piatkow




msg:4638482
 4:30 pm on Jan 19, 2014 (gmt 0)


As far as the robo calls I'm on the do not call list and combined with blocking blocked calls it's very rare I get any.

I am getting more and more of these (UK) despite TPS registration. I filter calls through the answerphone unless I feel like winding them up in which case I answer with my business name and ask then which department they want. I love they way they just can't cope with anything not on their script.

lucy24




msg:4638517
 9:24 pm on Jan 19, 2014 (gmt 0)

I love they way they just can't cope with anything not on their script.

Caller: Can I speak to {my real first name}?
Me: Who's calling, please?
Caller, hastening to get foot in door: Oh, I can talk to you instead.

I did not ask who they imagined "you" was.

tangor




msg:4638861
 2:58 am on Jan 21, 2014 (gmt 0)

I have a funny with the robo calls (those that I check to see who they are before I block them):

Caller: May I speak to Elizabeth? (or other name)
Me: Which one?
Silence... then: The older one?
Me: They are both pretty old, one is 57, the other is 64. Which one?
If they get this far: The owner of the house.
Me: Neither owns it. Which one do you want?
Caller: Who pays the bills?
Me: That's Elizabeth.
Caller: May I speak to her?
Me: Which one?

This might go on a bit longer, frstration growing on their side, but I keep them on the phone as long as I can... If they are talking to me they are not bothering someone else, and their call quota, and consequentally their salary, gets munched.

After that I block the number.

lucy24




msg:4638865
 3:19 am on Jan 21, 2014 (gmt 0)

! ! ! I would never have thought of "which one" -- even though, as an undergraduate, I once lived in a house containing four Susans and four Lisas. (Also three Nancys, three Carols, and a few doublets that I've now forgotten.)

But if they get paid by the call, it's to everyone's advantage to hang up on them as quickly as possible. That way the owner makes less money, the employee makes more, and everyone's happy.

tangor




msg:4638884
 5:29 am on Jan 21, 2014 (gmt 0)

But if they get paid by the call, it's to everyone's advantage to hang up on them as quickly as possible. That way the owner makes less money, the employee makes more, and everyone's happy.

I don't know... most of these are sweat shops where it is "piece work) (successful calls) per hour... Might be different in other parts of the world, though robo callers never get tired...

LifeinAsia




msg:4638981
 4:22 pm on Jan 21, 2014 (gmt 0)

But if they get paid by the call, it's to everyone's advantage to hang up on them as quickly as possible.

Disagree. If it was to their (company's) advantage to not waste time with people who aren't interested, they would adbide by the Do Not Call List.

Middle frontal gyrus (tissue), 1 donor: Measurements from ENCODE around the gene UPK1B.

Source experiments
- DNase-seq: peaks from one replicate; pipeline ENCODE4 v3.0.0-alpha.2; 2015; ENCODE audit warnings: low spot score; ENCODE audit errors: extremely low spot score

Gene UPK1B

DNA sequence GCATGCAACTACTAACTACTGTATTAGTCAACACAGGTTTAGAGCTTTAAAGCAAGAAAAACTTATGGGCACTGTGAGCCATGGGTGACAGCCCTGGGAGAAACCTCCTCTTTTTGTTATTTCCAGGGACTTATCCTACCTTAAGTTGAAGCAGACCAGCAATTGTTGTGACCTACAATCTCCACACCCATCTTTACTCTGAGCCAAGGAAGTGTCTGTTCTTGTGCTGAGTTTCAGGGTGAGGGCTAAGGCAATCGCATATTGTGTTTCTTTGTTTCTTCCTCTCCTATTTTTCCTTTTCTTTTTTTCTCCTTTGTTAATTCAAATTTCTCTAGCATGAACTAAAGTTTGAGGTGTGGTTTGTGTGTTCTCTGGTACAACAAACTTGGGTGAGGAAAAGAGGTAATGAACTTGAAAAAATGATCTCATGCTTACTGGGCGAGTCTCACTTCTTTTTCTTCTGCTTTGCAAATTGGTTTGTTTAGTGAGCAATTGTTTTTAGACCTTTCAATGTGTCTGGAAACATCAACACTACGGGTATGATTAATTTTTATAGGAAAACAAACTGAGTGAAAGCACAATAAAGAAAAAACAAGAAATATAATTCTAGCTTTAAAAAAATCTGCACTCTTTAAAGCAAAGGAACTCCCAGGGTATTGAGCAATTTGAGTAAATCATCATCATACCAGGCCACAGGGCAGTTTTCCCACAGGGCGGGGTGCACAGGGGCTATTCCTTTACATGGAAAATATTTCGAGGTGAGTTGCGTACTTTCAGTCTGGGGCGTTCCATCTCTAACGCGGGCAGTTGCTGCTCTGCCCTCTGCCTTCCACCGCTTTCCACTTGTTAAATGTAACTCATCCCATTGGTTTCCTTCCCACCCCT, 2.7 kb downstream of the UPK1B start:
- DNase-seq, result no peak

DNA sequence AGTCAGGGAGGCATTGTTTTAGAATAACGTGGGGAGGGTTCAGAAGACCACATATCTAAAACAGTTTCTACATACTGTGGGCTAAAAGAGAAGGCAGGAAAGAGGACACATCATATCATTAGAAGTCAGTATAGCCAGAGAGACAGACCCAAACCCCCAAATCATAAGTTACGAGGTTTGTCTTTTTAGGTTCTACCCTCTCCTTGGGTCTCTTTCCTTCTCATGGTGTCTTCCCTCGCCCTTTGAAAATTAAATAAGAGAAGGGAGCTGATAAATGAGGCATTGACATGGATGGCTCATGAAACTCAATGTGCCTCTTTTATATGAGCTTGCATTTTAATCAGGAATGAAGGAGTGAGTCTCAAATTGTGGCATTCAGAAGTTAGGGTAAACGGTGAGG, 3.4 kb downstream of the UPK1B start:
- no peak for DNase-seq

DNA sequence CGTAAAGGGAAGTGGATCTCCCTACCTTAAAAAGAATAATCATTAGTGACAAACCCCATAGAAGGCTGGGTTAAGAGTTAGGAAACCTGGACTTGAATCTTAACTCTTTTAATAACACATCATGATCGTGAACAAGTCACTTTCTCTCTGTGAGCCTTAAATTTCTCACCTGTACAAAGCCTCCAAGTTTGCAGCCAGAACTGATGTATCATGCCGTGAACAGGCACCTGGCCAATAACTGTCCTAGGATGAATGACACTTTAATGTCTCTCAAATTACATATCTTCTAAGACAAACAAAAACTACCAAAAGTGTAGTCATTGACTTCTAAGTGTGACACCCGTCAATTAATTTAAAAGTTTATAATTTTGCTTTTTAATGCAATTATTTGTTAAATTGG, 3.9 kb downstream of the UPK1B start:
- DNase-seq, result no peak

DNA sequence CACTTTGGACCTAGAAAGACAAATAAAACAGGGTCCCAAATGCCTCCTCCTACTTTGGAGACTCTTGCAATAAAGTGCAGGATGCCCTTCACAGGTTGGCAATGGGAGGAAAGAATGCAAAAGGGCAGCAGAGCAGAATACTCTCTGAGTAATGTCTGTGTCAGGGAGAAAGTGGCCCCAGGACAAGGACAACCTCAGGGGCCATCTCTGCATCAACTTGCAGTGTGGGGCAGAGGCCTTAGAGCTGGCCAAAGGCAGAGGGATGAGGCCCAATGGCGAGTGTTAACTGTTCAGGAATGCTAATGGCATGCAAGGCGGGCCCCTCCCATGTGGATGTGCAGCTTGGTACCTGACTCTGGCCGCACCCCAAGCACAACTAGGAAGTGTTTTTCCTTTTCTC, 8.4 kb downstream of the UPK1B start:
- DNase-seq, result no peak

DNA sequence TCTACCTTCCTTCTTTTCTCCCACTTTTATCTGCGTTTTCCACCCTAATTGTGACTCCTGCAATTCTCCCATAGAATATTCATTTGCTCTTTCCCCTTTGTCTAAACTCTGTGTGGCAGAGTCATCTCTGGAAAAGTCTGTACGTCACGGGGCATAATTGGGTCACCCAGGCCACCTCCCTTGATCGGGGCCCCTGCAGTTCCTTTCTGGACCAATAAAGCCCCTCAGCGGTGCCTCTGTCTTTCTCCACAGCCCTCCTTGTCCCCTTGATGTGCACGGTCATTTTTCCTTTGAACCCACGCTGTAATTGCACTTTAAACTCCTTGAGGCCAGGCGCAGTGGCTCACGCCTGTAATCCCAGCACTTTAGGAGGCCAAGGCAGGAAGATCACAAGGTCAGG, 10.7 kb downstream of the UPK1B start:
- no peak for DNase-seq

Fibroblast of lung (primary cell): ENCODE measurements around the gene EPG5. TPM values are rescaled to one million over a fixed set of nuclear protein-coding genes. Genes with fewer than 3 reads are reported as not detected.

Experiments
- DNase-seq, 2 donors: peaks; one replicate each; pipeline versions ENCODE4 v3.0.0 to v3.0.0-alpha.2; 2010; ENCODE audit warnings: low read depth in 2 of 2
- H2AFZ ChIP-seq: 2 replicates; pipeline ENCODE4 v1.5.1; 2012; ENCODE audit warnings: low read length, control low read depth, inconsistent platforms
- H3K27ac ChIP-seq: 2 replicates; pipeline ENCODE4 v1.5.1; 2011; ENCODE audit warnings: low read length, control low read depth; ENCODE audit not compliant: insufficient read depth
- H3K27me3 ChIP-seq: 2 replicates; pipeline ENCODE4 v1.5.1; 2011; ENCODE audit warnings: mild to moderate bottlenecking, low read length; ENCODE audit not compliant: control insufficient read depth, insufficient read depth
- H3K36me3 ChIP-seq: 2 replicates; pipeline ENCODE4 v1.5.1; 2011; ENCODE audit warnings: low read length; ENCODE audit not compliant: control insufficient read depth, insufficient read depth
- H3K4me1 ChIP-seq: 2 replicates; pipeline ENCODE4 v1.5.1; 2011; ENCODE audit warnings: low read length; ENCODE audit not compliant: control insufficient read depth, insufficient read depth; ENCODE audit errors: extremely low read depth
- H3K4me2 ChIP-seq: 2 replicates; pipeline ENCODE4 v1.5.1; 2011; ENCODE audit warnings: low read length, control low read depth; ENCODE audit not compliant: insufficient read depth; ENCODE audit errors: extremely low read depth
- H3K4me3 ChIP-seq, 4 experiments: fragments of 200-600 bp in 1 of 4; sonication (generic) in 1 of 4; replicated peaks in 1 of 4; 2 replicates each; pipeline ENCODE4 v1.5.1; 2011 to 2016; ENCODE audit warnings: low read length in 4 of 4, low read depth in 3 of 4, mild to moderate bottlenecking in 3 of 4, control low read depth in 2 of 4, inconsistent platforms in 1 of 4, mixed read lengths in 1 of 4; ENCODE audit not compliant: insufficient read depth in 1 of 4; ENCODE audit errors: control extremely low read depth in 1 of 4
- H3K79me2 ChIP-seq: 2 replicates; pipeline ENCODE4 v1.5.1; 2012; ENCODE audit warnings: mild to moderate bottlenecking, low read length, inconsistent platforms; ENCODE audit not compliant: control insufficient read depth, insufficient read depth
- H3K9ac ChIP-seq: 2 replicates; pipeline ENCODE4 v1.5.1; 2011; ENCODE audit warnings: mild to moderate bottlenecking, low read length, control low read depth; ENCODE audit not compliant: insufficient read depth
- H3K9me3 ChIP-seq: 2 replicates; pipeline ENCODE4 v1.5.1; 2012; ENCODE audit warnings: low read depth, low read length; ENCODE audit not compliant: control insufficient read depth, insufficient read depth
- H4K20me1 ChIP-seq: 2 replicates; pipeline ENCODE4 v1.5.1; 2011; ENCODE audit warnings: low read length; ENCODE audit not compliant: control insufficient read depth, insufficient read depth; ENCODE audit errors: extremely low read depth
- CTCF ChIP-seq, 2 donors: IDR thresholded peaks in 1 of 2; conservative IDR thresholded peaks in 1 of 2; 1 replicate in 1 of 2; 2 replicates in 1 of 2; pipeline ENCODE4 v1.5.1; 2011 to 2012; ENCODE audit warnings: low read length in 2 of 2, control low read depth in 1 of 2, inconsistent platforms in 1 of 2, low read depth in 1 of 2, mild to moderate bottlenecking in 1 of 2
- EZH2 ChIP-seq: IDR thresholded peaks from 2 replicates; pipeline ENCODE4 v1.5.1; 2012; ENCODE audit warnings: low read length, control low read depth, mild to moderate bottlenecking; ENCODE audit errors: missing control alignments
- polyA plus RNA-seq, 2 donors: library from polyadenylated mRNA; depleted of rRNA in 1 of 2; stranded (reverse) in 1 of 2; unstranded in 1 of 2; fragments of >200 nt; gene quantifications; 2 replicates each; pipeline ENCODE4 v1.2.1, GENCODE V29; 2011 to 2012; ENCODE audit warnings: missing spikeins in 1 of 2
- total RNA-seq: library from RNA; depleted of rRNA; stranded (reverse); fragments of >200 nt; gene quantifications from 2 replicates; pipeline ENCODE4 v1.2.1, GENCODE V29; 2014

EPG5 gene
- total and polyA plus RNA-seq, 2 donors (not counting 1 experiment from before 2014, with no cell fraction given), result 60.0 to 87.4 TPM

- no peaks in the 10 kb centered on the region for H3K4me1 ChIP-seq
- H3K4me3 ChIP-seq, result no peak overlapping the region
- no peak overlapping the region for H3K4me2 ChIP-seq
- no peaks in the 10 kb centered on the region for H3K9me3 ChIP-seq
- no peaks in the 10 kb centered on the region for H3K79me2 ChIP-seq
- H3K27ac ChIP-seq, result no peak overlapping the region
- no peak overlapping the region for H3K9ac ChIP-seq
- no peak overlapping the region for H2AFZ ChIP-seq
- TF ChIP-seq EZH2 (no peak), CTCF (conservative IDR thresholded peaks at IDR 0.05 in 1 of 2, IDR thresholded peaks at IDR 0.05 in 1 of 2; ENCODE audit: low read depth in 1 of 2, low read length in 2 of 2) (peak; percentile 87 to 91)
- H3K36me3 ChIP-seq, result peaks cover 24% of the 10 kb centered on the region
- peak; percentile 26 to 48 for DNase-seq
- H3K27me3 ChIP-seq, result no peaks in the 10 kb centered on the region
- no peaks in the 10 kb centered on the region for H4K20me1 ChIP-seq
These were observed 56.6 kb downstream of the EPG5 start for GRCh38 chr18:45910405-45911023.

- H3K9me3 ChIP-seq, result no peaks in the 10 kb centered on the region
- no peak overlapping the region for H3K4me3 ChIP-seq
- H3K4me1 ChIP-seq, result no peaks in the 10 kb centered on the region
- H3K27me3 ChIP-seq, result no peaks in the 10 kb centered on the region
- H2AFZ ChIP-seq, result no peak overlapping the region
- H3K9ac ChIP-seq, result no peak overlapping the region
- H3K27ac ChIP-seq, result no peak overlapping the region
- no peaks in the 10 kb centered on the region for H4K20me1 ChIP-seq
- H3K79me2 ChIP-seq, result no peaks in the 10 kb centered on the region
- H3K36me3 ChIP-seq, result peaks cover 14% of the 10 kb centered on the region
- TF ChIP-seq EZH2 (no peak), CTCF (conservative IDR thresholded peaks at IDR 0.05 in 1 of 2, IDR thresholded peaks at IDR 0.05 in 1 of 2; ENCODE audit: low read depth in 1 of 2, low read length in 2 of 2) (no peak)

I always assumed that the worker drones are being paid on closed deals. So they don't want to waste time on calls that won't close a deal. Rather than allow them to go on to the next mark, er potential customer, I try to keep them on the line as long as possible (if I have the time to mess with them).

Most of the time I'm too busy to mess with them, so when they ask to speak to whoever, I say "just a minute and let me get him," then just put the phone down while I go about my business. If they're still there after a minute, I'll say he's coming and please wait just a little longer.

lucy24




msg:4639100
 10:59 pm on Jan 21, 2014 (gmt 0)

If it was to their (company's) advantage

I don't care about the company's advantage. I'm talking about the individual unskilled minimally educated human who's making the call. When's the last time you heard a child say "I want to be a telemarketer when I grow up"?

LifeinAsia




msg:4639104
 11:13 pm on Jan 21, 2014 (gmt 0)

the employee makes more

I'm talking about the individual unskilled minimally educated human who's making the call

Why would you want to allow the unskilled laborer to make more money? That would encourage more unskilled people to become telemarketers, resulting in yet more calls.

creeking




msg:4639140
 2:32 am on Jan 22, 2014 (gmt 0)

Why would you want to allow the unskilled laborer to make more money?



maybe he's concerned about the telemarketer's self esteem and job satisfaction. :)

Global Options:
 top home search open messages active posts  
 

Home / Forums Index / Local / Foo
rss feed

All trademarks and copyrights held by respective owners. Member comments are owned by the poster.
Home ¦ Free Tools ¦ Terms of Service ¦ Privacy Policy ¦ Report Problem ¦ About ¦ Library ¦ Newsletter
WebmasterWorld is a Developer Shed Community owned by Jim Boykin.
© Webmaster World 1996-2014 all rights reserved